Hastings and Prince Edward County Public Health are offering hundreds of free radon kits as part of a radon study in the area.
According to the public health unit, radon is “a naturally occurring, radioactive gas that comes from the breakdown of uranium found in rocks and soils,” which cannot be seen and has no smell.
It is also the second leading cause of lung cancer in Canada.
The Canadian guideline for acceptable levels of radon levels in a home is 200 becquerels (Bq) per cubic meter. The public health unit describes a becquerel as a single radioactive disintegration per second.
On the other hand, the World Health Organization’s limit for healthy radon levels is 100 Bq per cubic metre.
Dr. Piotr Oglaza, medical officer of health and CEO of Hastings Prince Edward Public Health, says it was decided to conduct the study after test results came back for the Kingston region, stating that over 20 per cent of homes tested were above the Health Canada guideline for radon, while over half the homes tested above the World Health Organization’s guidelines.
Oglaza said the Hastings area shares similar geography with Kingston, and he expects some homes in his region to have high levels of radon.
The purpose behind the study is twofold: first, to gain some substantive numbers about radon levels in the region, and second, to raise awareness about radon to those who might not even know it’s in their homes.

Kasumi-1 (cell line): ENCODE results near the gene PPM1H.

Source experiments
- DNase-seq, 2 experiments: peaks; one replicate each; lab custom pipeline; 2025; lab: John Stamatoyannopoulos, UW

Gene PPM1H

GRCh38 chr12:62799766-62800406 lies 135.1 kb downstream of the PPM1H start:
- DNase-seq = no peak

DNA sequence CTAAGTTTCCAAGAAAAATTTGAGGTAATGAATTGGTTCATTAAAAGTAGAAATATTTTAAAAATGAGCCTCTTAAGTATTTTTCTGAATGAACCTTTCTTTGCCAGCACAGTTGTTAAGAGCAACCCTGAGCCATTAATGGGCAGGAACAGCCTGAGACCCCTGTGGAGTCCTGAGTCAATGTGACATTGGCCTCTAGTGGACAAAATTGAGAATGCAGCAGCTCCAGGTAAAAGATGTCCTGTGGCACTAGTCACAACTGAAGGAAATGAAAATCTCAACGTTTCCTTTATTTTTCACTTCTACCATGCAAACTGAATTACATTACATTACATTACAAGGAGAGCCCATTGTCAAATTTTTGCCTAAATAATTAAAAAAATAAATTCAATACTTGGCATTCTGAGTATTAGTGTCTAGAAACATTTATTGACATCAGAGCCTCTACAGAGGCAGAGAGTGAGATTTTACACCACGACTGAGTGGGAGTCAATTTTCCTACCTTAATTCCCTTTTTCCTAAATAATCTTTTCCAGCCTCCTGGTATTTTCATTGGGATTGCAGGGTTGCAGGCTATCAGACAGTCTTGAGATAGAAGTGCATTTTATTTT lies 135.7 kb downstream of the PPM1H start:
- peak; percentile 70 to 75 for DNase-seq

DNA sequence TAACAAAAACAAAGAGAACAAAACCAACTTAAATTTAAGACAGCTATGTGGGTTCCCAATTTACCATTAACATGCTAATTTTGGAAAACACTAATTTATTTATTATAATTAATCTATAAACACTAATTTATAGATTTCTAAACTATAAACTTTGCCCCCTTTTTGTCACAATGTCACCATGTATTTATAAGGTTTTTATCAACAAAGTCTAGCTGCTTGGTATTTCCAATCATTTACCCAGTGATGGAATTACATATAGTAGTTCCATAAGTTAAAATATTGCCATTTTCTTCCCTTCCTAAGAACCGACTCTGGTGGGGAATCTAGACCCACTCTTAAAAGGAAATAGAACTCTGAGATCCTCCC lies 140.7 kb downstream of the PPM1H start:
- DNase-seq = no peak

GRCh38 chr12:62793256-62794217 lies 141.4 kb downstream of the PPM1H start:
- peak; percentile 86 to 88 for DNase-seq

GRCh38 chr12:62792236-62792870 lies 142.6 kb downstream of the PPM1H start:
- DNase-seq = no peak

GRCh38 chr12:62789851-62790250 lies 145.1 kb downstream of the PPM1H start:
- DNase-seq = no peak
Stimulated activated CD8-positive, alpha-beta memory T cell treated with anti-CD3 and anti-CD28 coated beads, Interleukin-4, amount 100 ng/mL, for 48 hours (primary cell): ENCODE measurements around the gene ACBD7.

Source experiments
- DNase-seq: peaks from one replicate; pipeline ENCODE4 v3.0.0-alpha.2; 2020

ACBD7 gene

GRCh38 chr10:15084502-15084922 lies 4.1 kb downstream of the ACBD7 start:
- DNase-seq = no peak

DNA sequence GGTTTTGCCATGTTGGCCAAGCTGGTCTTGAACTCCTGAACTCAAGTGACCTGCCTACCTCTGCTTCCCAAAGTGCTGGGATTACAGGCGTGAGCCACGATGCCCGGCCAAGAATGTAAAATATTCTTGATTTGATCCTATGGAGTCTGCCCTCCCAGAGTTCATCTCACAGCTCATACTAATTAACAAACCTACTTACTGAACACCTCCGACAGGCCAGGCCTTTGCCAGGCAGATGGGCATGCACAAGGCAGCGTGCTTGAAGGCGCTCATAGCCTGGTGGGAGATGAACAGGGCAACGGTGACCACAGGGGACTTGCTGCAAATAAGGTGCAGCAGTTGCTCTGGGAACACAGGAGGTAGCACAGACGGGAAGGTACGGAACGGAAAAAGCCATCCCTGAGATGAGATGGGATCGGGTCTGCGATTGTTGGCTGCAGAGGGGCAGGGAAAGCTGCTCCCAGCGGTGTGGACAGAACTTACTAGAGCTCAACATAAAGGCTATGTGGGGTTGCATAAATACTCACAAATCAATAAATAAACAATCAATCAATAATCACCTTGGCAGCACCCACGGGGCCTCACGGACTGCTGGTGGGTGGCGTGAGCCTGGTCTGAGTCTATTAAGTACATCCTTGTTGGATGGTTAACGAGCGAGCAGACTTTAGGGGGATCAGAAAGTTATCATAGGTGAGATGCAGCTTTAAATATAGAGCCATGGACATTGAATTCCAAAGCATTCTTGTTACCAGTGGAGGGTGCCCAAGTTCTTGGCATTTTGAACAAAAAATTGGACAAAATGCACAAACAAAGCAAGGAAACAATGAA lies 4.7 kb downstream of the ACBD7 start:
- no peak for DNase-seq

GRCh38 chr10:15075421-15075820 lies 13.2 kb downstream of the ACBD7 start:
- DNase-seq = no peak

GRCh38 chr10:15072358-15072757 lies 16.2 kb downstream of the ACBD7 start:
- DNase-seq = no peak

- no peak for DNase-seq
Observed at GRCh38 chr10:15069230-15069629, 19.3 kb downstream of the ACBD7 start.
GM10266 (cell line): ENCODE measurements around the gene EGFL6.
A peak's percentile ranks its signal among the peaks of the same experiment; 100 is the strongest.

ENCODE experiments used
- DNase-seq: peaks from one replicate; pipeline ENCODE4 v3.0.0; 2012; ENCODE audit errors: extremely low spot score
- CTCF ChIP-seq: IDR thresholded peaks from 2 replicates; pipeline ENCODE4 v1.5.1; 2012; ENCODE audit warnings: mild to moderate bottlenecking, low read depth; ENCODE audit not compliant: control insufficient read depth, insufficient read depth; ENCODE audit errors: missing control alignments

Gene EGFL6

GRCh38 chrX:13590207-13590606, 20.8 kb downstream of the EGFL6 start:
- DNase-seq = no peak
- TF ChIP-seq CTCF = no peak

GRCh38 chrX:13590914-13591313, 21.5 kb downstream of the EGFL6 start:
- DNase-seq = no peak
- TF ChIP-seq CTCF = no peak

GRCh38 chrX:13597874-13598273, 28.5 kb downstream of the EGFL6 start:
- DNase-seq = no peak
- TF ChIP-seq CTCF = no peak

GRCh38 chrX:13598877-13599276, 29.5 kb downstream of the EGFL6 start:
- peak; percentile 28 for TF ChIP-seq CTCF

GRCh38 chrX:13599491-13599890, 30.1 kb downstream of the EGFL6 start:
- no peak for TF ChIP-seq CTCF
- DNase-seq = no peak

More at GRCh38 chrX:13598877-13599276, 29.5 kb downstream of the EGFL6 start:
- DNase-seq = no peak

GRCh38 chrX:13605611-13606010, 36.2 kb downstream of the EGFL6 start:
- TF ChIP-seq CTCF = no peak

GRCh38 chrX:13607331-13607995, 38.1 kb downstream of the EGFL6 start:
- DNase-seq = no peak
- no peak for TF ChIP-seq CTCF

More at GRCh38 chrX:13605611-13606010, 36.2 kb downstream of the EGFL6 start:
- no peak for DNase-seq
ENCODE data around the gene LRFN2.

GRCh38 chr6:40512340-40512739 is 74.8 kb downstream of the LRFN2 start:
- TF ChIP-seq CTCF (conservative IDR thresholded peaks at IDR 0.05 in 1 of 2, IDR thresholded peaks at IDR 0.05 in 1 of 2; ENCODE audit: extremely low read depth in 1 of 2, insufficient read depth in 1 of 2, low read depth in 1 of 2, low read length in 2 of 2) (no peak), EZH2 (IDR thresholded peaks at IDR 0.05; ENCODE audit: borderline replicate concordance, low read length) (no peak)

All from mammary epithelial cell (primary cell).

As part of the study, Oglaza said, the health unit will be giving away 850 radon test kits to those who qualify. These people will be asked to keep the kit in a lower portion of their home for three months, where Oglaza says radon usually collects, and then return the kits to the health unit for testing.
Applications for the free kits opened on Nov. 1, and will remain open until Nov. 15.
If for some reason an applicant does not meet the requirements for the study, the kits can be purchased from Hastings Prince Edward Public Health.
Oglaza said if high levels of radon are detected in a home, it’s important to implement mitigation strategies within a year. Radon becomes dangerous over prolonged exposure, rather than immediate exposure, so Oglaza said solutions can be instituted over a period of time.
He said one of the the simplest and most effective ways to combat radon collection in a home is to have proper ventilation.
“Radon tends to be lower in older homes that are less energy efficient,” Oglaza said.
The more energy-efficient the home, the more there are efforts to seal heat inside, but Oglaza said this can also seal in radioactive gas.
Oglaza said while energy efficiency is important, those who do have high levels of radon might need to consult a radon mitigation specialist to see how they can better ventilate their home.
He also added that radon levels can and do vary from home to home, so he suggests those who do not participate in the study to test for radon anyway.
To apply for a free radon kit, visit the Hastings Prince Edward Public Health unit’s website.